In this series of blogs, I’ve been trying to make use of some of the reflection time I’ve had during COVID-19, and share my thoughts on how it relates to the realm of design, toys, and play. 

One of the big ideas I keep returning to is how as adults we have this white-knuckled grip on life, especially when we deeply care about things (like our children). We don’t want them to just play–we want them to play the most, the best, have the most fun, make the most creative things, learn the most they possibly can. But the simple fact of the matter is that when we approach creativity and play with that perspective, we are completely missing the point. You can’t control creativity. You can’t control play. What makes them so essential to childhood (and, let’s be honest, to adulthood too), is the fact that they resist linear, predictable development. Play is at its best when it is unexpected, when it breaks down boundaries, when we let our imaginations and intuitions take over. 



There’s an assignment I frequently give undergraduate students to try and get them back into this space of ‘uncontrolled’ creativity. By the age of 18, most people have already trained themselves to think there’s a right or wrong way to do things, and that the goal is to control yourself and the world around you as much as possible, so as to perform the ‘right’ way as much as you can. It’s a difficult habit to break. So I give my students an assignment they can’t google. An assignment that seems ridiculous, but which forces them to think in new ways. 

“I want you to come up with a way to move a cloud from New York to London,” I tell them. This is usually followed by crickets, some anxious questions, and a fearful silence as the students exit the class. But by the following week, when everyone has presented their often humorous and always extremely creative ideas, we’ve broken through into a new space. 



At Clixo, we’ve worked long and hard to develop a tool for creativity that puts all of the ‘control’ back in the hands of children. By control we don’t mean something rigid, but rather the opposite. We want kids who pick up Clixo to be immediately invited in, but not told there is a ‘right’ direction to go in. In fact, the goal–if there is a goal for Clixo–is for it to never reach a final form. As soon as something is created, we hope for it to be broken down and turned into something new.”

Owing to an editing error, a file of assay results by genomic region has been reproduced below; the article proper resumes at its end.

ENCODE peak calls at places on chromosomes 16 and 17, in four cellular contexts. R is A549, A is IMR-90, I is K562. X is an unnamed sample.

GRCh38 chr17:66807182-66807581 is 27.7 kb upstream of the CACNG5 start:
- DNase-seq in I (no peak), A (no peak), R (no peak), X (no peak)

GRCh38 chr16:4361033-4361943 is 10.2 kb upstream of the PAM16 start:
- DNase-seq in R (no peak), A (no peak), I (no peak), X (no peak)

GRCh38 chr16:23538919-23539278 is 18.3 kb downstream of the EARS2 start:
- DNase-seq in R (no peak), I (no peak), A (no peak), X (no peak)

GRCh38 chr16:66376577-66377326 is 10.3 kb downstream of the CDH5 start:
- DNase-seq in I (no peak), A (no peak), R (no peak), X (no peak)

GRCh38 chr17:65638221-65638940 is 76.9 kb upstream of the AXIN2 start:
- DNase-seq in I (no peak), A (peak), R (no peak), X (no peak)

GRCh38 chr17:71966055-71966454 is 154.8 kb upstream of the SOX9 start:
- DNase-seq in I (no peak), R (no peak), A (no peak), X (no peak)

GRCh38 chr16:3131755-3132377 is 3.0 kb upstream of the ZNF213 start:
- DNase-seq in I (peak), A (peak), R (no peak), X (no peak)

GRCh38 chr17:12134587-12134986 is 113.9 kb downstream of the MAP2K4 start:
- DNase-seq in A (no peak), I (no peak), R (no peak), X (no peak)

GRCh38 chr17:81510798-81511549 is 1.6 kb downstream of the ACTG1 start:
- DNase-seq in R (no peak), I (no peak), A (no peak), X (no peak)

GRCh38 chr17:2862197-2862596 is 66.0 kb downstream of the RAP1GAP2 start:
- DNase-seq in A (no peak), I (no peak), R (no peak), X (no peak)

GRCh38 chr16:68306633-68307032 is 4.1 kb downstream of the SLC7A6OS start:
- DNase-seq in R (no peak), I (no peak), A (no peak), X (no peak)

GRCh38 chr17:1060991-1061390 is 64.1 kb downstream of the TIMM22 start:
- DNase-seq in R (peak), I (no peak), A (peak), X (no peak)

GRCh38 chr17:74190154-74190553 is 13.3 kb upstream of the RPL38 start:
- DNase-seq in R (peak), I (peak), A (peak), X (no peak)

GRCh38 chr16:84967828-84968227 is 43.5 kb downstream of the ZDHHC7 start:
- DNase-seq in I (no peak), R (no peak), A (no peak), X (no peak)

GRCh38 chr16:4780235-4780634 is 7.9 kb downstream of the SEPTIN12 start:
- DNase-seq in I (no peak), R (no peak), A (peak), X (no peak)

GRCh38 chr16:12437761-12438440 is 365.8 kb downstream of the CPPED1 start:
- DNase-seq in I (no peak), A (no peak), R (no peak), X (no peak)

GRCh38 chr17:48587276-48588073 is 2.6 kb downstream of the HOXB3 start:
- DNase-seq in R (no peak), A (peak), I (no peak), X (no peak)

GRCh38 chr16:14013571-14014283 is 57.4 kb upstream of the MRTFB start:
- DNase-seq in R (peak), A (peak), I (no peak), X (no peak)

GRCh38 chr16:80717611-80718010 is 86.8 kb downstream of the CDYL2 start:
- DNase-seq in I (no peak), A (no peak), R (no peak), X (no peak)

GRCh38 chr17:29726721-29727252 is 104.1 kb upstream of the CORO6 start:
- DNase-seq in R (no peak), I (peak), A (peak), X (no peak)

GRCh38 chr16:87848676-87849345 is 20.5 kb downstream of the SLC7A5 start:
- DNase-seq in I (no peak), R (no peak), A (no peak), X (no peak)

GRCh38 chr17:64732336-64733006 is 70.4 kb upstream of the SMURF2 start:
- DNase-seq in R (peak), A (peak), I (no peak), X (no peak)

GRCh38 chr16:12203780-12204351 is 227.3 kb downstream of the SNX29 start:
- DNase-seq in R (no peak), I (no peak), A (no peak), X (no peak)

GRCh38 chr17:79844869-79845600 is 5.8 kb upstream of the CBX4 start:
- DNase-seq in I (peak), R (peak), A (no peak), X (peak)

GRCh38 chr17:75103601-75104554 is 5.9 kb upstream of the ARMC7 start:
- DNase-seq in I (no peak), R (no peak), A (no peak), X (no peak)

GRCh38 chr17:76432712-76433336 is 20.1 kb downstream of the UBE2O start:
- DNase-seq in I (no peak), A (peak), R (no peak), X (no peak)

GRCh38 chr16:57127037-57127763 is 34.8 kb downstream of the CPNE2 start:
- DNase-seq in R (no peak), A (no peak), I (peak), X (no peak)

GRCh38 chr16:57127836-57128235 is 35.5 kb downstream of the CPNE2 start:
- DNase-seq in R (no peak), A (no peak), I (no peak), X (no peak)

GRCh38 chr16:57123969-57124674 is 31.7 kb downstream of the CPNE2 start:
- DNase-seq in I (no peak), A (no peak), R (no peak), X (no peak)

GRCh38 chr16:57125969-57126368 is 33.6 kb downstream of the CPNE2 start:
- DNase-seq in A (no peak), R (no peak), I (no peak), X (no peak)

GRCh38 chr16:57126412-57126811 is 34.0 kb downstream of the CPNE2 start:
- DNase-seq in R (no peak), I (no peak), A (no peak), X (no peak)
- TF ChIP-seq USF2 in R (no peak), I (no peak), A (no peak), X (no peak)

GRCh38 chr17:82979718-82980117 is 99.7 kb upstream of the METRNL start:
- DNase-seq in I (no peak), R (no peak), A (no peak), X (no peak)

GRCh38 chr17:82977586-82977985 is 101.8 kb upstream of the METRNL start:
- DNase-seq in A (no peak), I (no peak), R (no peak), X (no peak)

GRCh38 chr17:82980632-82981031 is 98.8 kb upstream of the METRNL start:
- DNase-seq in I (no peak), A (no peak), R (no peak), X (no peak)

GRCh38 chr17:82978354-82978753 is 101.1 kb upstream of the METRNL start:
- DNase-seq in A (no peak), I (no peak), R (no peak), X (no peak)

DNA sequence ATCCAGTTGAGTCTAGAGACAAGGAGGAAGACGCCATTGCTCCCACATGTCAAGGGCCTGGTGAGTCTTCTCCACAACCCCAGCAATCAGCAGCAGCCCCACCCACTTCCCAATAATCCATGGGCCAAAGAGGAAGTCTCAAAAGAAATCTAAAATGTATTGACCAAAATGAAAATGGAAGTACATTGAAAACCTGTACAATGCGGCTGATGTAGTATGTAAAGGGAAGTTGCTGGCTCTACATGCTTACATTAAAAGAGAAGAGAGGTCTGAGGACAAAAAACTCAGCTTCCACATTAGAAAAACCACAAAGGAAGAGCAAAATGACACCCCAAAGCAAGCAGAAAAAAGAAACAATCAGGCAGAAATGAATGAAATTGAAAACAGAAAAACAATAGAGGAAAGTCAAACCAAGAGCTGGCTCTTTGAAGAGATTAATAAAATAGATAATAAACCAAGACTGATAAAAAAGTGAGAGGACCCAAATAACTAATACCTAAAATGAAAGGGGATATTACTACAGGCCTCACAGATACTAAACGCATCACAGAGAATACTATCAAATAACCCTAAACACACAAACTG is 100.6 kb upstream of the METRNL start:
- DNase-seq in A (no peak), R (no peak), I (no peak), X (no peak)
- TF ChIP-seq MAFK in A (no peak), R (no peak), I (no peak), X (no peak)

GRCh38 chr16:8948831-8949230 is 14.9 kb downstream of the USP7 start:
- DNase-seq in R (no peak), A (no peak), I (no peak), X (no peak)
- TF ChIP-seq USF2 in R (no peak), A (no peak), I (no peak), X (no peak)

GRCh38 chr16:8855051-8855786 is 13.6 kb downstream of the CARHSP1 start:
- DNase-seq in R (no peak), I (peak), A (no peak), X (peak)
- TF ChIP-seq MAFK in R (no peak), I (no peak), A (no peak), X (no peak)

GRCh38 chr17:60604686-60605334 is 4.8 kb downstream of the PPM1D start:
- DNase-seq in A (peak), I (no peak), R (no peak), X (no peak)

It can be counter-intuitive in the current day and age to correlate endless process rather than outcome with value, but it is indeed the cornerstone of creativity and all the good that creative engagement brings with it. 



So next time you set out to build a giraffe with your kid and they turn the head into a helicopter, we encourage you to congratulate, rather than try to rein them in. Let go of your illusions of control. It’ll do you–and your kids–a world of good. 



[Check out Part 1 of this series here and part 3 over here]

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How (some) limitations can be helpful

How (some) limitations can be helpful

By Clixo Team

August 2020

In this first part of a three-part series, Clixo’s founder Assaf shares some reflections on creativity and constraints during the time of COVID-19.



Nearly six months into COVID-19, it’s safe to say many of us are a little stir crazy. 😅



Seemingly overnight our worlds shrunk from, well, the world, to small, contained spaces, sometimes no bigger than single room apartments. The pain of this transition is particularly acute for parents, who have needed to suddenly fill in the gaps left by dozens of external structures that normally contribute to their childrens’ development, creativity, engagement, and sense of self. Summer camp? Cancelled. Play dates? Dubious. School? Remains to be seen. The disappearance of these integral parts of day to day life is more than just an issue of filling time. These activities are part of what help children grow, learn, and understand themselves, others, and the world. As parents, how can we possibly make up for all these critical aspects of development? Amidst all the unprecedented challenges and tragedy, are there any silver linings?